barcode vb.net 2010 Do Not Resist the Ripple in Software

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Do Not Resist the Ripple
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Although steps can be taken to avoid the ripple effect, these are not worth the trouble. One approach simplifies the ETL process at the cost of adding query-time complexity; another severely hampers the analytic possibilities. Designers may be tempted to avoid the ripple effect by stamping each bridge row with effective and expiration dates. Use of these stamps, however, would require correlation with the time dimension associated with the fact table. For each transaction, the bridge table would require a pair of constraints comparing the date of the transaction with the effective and expiration dates. This places undue stress on the query resolution process and opens the solution up to the possibility of error, all to save the ETL process from having to create a few additional rows. It is clearly not a viable alternative. NOTE Though stamping bridge rows with effective and expiration dates is not an effective solution for reducing the ripple effect of a type 2 change, the technique does have value. As discussed later in this chapter, it can be used to support point-in-time analysis of the hierarchy itself, exclusive of facts. A second way to avoid the ripple is to declare type 2 changes off limits. Unfortunately, this solution limits the analytic possibilities when the bridge is not being used. In our company example, changes to headquarters_location would require type 1 treatment. Without the type 2 change, it would be impossible to group orders by location in a manner that is historically accurate. What may seem to be a third option is usually not plausible. You may have observed that the problem of double-counting in Figure 10-16 can be avoided if the query is qualified for a single version of Company E. Why not make this a simple requirement for analysis Unfortunately, this is highly impractical. Selecting one version of Company E would be easy if you knew the surrogate key values that distinguish the two versions. Unfortunately, surrogate keys are meaningless sequence numbers. The only way to distinguish the versions would be to qualify on the natural key for Company E and every type 2 attribute, which is highly impractical. Unless the dimension is time-stamped, there is no easy way to qualify for a single version of Company E. If the dimension is time-stamped, date qualifications must be added to every query that involves the bridge. It is far safer to ripple the type 2 change.
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Type 2 Changes to the Hierarchy
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Having worked through the mechanics of a type 2 change to a dimension with a hierarchy bridge, the process of responding to a change in the hierarchy itself will not be surprising. It is virtually identical.
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As before, a simple relationship change will require putting all members of the hierarchy through a type 2 change. This is necessary to properly isolate new facts from the member that has been removed, since users will be using natural keys to look up or down the hierarchy. Once again, you can skip the explanation if you want, but be sure you understand the mechanics first.
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The Mechanics of Preserving History When a Hierarchy Changes
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When the hierarchy itself changes, preservation of its history can be achieved by following the same steps used to carry out a type 2 change: 1. Create new rows in the dimension table for all members of the hierarchy that is changing. 2. Create new rows in the bridge table reflecting the new status of the hierarchy. If a change involves a member leaving one hierarchy and entering another, both hierarchies will require this processing.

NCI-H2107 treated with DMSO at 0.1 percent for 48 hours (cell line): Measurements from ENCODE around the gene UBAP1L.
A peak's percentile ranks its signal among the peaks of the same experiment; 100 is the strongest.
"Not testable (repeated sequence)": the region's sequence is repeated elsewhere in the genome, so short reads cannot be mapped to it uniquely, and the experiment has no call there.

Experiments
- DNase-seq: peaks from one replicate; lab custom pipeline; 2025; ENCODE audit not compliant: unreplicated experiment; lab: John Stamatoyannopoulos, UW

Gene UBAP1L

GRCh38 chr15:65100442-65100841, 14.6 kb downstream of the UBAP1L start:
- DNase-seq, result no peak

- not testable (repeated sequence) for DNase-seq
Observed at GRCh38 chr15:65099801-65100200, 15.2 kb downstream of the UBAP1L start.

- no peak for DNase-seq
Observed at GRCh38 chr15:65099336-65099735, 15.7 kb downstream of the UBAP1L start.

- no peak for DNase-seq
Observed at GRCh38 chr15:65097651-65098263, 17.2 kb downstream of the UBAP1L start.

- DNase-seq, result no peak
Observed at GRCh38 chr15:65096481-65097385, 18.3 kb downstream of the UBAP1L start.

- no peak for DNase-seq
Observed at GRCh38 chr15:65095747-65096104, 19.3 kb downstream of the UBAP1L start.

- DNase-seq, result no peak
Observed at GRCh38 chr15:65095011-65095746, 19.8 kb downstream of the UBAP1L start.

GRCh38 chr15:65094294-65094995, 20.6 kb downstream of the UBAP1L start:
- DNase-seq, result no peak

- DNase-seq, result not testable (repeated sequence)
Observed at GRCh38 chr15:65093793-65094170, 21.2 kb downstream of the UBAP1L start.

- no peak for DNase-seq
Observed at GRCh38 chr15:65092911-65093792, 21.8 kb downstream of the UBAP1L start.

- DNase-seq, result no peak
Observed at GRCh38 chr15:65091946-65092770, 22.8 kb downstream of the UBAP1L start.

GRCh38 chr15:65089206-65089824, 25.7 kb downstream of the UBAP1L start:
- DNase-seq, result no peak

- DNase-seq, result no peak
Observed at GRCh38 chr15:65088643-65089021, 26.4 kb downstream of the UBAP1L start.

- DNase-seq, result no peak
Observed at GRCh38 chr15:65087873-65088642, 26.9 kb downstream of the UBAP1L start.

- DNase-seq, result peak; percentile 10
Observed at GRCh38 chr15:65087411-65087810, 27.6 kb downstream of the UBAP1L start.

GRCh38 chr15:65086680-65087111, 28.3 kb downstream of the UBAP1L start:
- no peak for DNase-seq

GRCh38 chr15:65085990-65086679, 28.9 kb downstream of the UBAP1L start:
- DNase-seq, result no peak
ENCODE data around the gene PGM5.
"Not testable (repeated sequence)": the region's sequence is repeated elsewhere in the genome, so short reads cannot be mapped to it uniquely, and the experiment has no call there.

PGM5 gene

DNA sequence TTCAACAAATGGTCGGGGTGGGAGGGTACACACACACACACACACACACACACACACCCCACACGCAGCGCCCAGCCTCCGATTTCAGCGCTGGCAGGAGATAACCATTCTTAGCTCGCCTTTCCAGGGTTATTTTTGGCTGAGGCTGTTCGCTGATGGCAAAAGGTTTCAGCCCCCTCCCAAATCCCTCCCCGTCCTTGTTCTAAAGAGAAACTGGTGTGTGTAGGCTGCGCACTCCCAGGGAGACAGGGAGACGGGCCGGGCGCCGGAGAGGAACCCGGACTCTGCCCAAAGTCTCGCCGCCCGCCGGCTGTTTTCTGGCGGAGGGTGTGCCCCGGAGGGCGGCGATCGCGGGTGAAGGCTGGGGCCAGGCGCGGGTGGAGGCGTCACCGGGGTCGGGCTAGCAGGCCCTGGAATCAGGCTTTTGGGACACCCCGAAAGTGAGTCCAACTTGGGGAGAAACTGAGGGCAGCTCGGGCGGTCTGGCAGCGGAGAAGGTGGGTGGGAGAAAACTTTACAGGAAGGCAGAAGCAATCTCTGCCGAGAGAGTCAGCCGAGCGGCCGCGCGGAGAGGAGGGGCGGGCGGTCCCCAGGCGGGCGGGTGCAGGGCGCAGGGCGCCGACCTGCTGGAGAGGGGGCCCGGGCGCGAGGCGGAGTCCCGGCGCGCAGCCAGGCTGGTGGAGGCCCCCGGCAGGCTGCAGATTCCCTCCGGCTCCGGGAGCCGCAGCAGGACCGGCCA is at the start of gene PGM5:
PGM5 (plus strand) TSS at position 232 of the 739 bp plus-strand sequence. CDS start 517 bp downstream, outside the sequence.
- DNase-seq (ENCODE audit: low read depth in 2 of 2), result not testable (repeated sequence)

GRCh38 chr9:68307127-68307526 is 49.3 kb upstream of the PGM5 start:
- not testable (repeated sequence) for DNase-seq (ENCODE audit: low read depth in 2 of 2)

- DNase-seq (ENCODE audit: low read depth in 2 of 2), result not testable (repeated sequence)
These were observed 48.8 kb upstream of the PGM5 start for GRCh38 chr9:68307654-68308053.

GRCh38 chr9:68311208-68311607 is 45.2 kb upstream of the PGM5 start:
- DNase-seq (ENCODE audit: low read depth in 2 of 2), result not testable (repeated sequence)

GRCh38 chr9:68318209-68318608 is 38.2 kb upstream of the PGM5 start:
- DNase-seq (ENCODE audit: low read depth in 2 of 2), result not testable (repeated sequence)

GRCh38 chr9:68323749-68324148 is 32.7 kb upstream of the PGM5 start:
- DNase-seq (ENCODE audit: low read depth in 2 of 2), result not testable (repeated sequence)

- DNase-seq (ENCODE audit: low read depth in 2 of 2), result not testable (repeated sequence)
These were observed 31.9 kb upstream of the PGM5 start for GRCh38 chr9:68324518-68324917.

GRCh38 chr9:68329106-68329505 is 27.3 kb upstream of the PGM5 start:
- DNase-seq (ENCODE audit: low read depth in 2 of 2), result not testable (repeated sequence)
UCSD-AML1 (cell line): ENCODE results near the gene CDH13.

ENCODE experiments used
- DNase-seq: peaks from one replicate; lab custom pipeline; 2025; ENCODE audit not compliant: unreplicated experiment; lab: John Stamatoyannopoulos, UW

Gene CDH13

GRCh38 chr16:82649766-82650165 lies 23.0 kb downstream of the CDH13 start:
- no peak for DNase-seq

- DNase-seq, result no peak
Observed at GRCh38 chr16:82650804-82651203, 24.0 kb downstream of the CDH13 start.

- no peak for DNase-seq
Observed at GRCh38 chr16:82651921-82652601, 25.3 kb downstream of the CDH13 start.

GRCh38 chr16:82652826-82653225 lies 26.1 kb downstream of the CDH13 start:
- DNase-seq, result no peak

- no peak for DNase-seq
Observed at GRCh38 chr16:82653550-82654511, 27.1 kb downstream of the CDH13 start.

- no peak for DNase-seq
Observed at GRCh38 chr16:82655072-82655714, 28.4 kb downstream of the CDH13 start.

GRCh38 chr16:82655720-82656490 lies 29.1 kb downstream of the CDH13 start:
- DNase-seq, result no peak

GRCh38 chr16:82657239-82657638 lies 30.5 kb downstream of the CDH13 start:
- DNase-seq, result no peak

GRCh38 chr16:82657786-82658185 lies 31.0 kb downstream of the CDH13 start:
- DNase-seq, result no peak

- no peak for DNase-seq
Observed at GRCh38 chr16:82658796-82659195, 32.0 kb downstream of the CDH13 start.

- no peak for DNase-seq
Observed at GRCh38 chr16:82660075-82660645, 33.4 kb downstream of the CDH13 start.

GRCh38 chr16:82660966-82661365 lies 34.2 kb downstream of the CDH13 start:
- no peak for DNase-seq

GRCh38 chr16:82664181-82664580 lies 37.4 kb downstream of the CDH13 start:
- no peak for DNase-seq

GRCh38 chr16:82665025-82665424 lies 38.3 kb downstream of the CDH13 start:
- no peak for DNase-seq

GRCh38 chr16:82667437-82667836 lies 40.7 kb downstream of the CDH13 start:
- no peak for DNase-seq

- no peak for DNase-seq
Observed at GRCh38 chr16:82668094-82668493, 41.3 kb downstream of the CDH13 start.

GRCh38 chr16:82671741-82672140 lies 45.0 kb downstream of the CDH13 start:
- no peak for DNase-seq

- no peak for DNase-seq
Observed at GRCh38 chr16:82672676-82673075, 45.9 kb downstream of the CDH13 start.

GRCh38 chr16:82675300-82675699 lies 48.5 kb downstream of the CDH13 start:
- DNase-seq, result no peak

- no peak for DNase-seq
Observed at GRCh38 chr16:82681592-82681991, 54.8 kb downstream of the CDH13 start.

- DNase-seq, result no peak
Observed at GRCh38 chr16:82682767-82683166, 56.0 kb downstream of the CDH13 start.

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The Reason for the Ripple Effect
Once again, you might be tempted to avoid the ripple. Suppose, for example, that a company at the bottom of a hierarchy, Company H, is sold. It might appear that this company can be assigned a new key. Rows in the bridge table will still associate the old version of the company with the hierarchy but not the new version. Figure 10-17 illustrates this state of affairs graphically. While all this is true, remember that looking down and looking up require being able to identify a point in the hierarchy to start from. Since this will be a natural key, the solution in Figure 10-17 is not sufficient. Looking up from Company H, for example, will identify two bottom-level rows: H and H-1. The bridge table still contains rows that associate H with F, E, and A, and these companies are still generating transactions in the fact table. These orders will be picked up by the query, even if they took place after the change. The same would happen A in a looking-down configuration. The user cannot be expected to specify a company by its surrogate key, avoiding H but selecting H-1, so an alternative solution is required. B E Future transactions with F, E, and A can be disassociated with any version of Company H by following the standard process of putting all C D F members of the hierarchy through a type 2 change, as described earlier. New rows are added to the bridge table to reflect the post-change state of affairs. In this case, the bridge table will reflect three G H H-1 hierarchies, as shown in Figure 10-18. One is the original hierarchy, one is a new hierarchy that does Company H not include any incarnation of Company H, and the Figure 10-17 A relationship change last is the new hierarchy that Company H has joined.
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